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Dry July

By Jeremy Ireland on July 5, 2021 in Other

Starting early.

The Dry July campaign has been running in Australia for well over ten years. It’s a non-profit organisation that has raised upwards of $50 million from its 200,000 participants. Its message is simple: give up the drink during July and raise money for cancer sufferers.
It’s a noble cause, and it sends a strong message: by going dry, the pros will outweigh the cons – your overall health will improve, you will think clearer, sleep better, have better sex, lose weight and save a dollar or two along the way. Although the campaign’s spirit is well-meaning, it also has the capacity to draw something out in those who mean well but can’t deliver. What clings to the slippery undercarriage of the Dry July wagon is temptation, making it all the more easy to fall off. Although many of us want to participate with good intention, the reality is that for some of us it can be a misery.
But how hard can it be? Surely giving up the grog for a month won’t kill us, right? Well, many may beg to differ. No matter how good the intention, if you know you’re a bit soggy going into the challenge, the drying out process can bring out all sorts of torment.
Alcohol is highly addictive, and once you’re hooked it can be very difficult to give it up. Furthermore, alcohol is legal and very much entrenched in our culture, where the lines between social drinking, dependent drinking and alcohol addiction can be quite blurry.
Addiction involves having exposure to something, then changing your behaviour to seek and repeat the experience. A pattern of behaviour is then established, becoming a habit, which then leads to the addiction. I should add right here that addiction is quite complex and involves psychological, biological and social factors.
Because of the complexity of alcohol addiction, there is no simple solution when trying to cut back. Dry July goes along the path of abstinence, and for those participants who realise that by perhaps day four they are struggling, a conflict can arise. For the dependent drinker, it’s an incessant conflict between what we desire and our need for self-restraint. At the heart of such conflict is willpower, where feelings of shame and self-loathing can surface. Willpower and self-control are thought to go hand in hand, with society seeing those who can control it as being morally better off than those who can’t, especially when it comes to the demon drink.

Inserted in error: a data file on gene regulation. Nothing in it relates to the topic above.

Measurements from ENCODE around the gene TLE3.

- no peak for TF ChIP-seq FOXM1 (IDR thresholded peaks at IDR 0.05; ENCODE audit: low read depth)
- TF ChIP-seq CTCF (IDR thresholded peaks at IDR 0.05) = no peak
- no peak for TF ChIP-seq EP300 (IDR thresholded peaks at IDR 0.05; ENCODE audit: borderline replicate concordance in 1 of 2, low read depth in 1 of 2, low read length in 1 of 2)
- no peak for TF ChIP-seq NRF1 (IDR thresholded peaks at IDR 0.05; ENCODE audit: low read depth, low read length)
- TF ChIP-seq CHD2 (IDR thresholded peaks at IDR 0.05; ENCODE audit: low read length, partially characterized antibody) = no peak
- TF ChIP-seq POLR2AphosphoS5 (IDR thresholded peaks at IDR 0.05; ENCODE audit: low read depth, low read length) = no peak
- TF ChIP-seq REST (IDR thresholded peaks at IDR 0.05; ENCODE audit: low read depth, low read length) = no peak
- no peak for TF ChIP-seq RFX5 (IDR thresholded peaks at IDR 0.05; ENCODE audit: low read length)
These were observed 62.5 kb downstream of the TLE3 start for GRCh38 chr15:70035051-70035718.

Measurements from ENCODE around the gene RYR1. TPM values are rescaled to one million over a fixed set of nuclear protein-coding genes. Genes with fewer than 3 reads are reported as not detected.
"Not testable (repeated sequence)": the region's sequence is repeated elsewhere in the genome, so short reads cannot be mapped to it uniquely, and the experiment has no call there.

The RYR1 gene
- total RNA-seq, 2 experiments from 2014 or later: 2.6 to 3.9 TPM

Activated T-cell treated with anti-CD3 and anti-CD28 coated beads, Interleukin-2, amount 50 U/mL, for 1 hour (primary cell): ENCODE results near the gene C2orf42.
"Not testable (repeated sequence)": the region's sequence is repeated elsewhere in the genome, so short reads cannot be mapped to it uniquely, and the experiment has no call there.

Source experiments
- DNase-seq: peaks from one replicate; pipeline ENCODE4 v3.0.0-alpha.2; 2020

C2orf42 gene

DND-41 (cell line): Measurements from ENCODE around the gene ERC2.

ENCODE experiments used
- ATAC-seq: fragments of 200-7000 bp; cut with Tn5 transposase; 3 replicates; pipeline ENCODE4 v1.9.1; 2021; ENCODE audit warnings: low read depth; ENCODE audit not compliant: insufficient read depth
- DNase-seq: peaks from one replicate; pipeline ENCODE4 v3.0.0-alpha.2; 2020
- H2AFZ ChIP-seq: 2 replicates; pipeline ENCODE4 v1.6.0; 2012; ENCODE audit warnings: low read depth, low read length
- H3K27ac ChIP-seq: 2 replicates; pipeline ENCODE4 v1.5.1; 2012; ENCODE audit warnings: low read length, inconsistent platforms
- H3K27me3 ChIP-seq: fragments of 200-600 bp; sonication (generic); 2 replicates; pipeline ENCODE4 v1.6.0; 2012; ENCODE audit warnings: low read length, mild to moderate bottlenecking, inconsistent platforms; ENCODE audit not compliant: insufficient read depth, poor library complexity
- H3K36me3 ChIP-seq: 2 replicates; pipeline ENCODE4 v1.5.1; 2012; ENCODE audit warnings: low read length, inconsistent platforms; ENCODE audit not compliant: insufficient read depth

It’s worth stating however, that there is a difference between alcohol dependence and alcohol misuse. Dependence has characteristics such as tolerance, obsession and continued use, with full knowledge of the damage being done. Misuse means continued drinking despite the need to carry out certain obligations such as work, child minding and driving, just to name a few – withdrawal is the key here.
However, as I mentioned in an earlier issue about making New Year’s resolutions, there is a limit on how much self-restraint we can handle before we crack – where we achieve nothing, making us feel guilty or bad. Perhaps Clare Pooley’s book, The Sober Diaries, gives the best insight into the trials and tribulations of someone who wanted to reassess their drinking habit. She tried all of it – Dry July, Sober September, cutting back, drinking only on weekends and not drinking at home – but for her, the bar was just too high. Her only answer was to stop completely for good – much easier said than done.
Dry July is a great concept and should be applauded for its healthy message, but it’s also worth remembering that people who identify with having good self-control often experience fewer temptations to begin with, i.e. if you’re a light to moderate drinker, than abstaining for a month is an achievable challenge, but for those higher up the consumption chain, to stop for a month can present different challenges entirely. Relying on willpower alone is not always the best answer.
Don’t beat yourself up if you fall off the wagon. Remember that merely attempting to cut back is the first step in wanting change and looking at better choices. The average person takes around 20 years to admit they have a problem!
If you feel that alcohol is getting the better of you despite your best efforts, professional help is recommended.

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